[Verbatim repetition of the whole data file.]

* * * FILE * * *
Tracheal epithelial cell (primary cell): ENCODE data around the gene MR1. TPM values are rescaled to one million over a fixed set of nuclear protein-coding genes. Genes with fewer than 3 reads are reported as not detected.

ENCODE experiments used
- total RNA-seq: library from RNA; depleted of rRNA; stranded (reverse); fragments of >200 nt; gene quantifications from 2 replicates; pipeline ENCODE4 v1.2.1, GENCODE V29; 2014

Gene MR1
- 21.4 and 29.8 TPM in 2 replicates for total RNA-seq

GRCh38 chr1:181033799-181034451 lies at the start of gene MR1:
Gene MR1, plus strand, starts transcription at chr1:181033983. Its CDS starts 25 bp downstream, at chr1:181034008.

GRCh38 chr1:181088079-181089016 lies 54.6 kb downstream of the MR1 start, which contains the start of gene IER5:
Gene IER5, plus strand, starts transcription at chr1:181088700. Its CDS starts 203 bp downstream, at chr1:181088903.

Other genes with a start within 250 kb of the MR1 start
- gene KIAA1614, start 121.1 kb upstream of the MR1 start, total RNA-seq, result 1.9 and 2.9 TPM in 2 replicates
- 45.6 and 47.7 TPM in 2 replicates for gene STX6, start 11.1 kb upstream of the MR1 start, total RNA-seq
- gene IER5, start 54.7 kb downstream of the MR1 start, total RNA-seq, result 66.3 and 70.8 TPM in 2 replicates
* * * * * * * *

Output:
Tracheal epithelial cell (primary cell): ENCODE data around the gene MR1. TPM values are rescaled to one million over a fixed set of nuclear protein-coding genes. Genes with fewer than 3 reads are reported as not detected.

ENCODE experiments used
- total RNA-seq: library from RNA; depleted of rRNA; stranded (reverse); fragments of >200 nt; gene quantifications from 2 replicates; pipeline ENCODE4 v1.2.1, GENCODE V29; 2014

Gene MR1
- 21.4 and 29.8 TPM in 2 replicates for total RNA-seq

GRCh38 chr1:181033799-181034451 lies at the start of gene MR1:
Gene MR1, plus strand, starts transcription at chr1:181033983. Its CDS starts 25 bp downstream, at chr1:181034008.

GRCh38 chr1:181088079-181089016 lies 54.6 kb downstream of the MR1 start, which contains the start of gene IER5:
Gene IER5, plus strand, starts transcription at chr1:181088700. Its CDS starts 203 bp downstream, at chr1:181088903.

Other genes with a start within 250 kb of the MR1 start
- gene KIAA1614, start 121.1 kb upstream of the MR1 start, total RNA-seq, result 1.9 and 2.9 TPM in 2 replicates
- 45.6 and 47.7 TPM in 2 replicates for gene STX6, start 11.1 kb upstream of the MR1 start, total RNA-seq
- gene IER5, start 54.7 kb downstream of the MR1 start, total RNA-seq, result 66.3 and 70.8 TPM in 2 replicates